When I settled down to watch Rage, I had absolutely no idea what I was letting myself in for. The disc was plain white, with the title neatly typed across it, and that was all I had to go on. Trashy low-budget thriller, I’d already decided. More fool me. If I’d known what was about to appear on the screen, I’d probably have watched it with the lights on. And on a night where I wasn’t home alone. Quite honestly, Rage is the type of horror film that die-hard fans of the genre need to see.

with Dennis (Crawford) is a struggling writer who’s come to town to put an end to his affair with a co-worker. Things are going smoothly until he cuts up a guy on a motorbike – a mysterious, silent and masked guy on a motorbike. The kind of guy who might, just possibly, fly into a murderous rage should you cross him. The masked speed-demon relentlessly pursues Dennis across town, trying to make his life as hellish as possible – and as the day goes on, more sinister motives becomes apparent. A psychological game of cat-and-mouse sees Dennis hunted through the town. And, hey, it turns out that biker is pretty handy with an electric chainsaw…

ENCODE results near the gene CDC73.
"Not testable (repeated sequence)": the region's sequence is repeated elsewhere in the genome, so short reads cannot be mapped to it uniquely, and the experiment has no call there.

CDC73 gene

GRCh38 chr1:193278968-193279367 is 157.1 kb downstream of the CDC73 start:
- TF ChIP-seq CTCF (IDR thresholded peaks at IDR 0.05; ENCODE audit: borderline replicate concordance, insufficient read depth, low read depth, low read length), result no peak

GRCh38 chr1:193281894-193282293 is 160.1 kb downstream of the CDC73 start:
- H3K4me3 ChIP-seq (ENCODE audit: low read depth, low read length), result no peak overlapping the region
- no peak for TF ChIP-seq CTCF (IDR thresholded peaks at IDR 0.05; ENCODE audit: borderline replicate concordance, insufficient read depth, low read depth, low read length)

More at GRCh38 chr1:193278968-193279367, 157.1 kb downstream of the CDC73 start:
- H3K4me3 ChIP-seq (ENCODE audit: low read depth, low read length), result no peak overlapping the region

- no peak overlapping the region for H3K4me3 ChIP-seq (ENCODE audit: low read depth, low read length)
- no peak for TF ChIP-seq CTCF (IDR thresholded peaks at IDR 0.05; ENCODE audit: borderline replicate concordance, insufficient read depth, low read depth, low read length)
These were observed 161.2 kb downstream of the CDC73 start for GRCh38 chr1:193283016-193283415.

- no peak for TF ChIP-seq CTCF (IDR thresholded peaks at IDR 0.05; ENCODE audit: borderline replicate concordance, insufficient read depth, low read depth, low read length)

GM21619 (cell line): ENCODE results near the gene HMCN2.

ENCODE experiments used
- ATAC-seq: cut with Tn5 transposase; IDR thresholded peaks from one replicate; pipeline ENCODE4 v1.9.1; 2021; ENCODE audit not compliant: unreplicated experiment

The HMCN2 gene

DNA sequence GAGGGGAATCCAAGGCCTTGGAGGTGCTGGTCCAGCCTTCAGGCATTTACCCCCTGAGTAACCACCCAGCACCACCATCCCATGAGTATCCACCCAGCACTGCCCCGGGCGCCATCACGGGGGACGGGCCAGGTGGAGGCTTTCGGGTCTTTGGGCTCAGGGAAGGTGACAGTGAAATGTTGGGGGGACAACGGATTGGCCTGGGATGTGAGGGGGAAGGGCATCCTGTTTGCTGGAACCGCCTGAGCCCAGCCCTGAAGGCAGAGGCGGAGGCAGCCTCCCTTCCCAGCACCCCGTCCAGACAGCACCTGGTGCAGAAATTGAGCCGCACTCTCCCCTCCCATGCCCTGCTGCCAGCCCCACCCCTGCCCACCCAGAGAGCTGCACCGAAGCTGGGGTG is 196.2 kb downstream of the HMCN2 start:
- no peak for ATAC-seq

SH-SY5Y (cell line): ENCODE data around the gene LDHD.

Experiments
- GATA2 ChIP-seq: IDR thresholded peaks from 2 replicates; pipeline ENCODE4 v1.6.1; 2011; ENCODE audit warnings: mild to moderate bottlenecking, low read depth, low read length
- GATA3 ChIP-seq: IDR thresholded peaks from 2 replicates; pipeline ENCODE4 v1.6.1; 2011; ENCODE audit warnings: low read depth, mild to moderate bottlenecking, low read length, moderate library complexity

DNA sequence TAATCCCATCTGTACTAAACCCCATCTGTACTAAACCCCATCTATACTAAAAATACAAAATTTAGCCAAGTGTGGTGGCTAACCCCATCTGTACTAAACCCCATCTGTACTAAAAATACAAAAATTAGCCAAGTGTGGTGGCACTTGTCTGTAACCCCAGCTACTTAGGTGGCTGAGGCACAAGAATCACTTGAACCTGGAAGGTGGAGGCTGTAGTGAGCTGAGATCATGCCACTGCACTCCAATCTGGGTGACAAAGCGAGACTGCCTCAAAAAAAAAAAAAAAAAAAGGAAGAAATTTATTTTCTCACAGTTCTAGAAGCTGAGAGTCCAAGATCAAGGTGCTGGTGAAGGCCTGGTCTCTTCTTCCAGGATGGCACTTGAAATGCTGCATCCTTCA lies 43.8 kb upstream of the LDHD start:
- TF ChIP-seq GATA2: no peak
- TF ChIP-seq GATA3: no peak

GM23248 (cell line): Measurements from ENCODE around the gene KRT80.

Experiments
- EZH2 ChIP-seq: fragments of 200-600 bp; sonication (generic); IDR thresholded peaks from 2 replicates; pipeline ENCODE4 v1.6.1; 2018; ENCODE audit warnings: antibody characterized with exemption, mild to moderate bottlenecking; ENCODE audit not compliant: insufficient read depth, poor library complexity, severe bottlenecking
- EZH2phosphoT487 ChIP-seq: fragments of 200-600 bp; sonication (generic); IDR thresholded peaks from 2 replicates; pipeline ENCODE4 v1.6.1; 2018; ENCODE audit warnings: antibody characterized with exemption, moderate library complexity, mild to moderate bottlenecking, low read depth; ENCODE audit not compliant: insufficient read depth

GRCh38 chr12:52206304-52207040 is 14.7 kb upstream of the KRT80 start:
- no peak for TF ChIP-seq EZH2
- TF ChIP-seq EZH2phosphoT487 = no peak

Tackling as it does the timeless themes of infidelity and retribution, the horrors of Rage are difficult to explain away easily. Who IS the masked pursuer? Okay, okay. He’s played by director and writer Witherspoon. But who is he in regards to the plot? Is he related to Dennis’ mistress in some way? How about to his wife? Or is he a symbolic representation of the destruction of the family unit? Oh yes, it’s deep stuff alright – but despite its weighty themes, Rage moves with the speed of a Ducati at the Grand Prix. Boring filler scenes? No thanks! All we really want to know is WHO the biker is and WHY he wants Dennis and, oh my goodness, WHY is he doing THAT to an ELDERLY PERSON!? Answers never come until right at the end, where the conclusion will blow your mind.

It’s strange that this one slipped under the radar; sure, it’s an independent flick, but it’s an independent flick which should have received monstrously excellent reviews. The acting is exceptional, with sterling performances from both Crawford and Witherspoon; the former even manages to squeeze sympathy from his audience, despite the fact that his character is an adulterous sleazebag with an extremely frustrating inability to take action. We want him to outwit the demonic biker from hell but, as is all too clear, Witherspoon is a huge fan of Hitchcock’s maxim: Always make the audience suffer as much as possible.

The viewer, like Dennis, is forced into a voyeuristic role, unable to take action or stop the madness unfolding around them. We watch the atrocities occur. We watch Dennis watch the atrocities occur. And, in the end, it becomes all too much to just look at. Stylish, intelligent, brutal and utterly tense, Rage will have you whipped up into a nervous wreck long before the credits roll. We’ll be keeping a close couple of eyes on Christopher Witherspoon, just as soon as we’ve worked up the courage to open them again…

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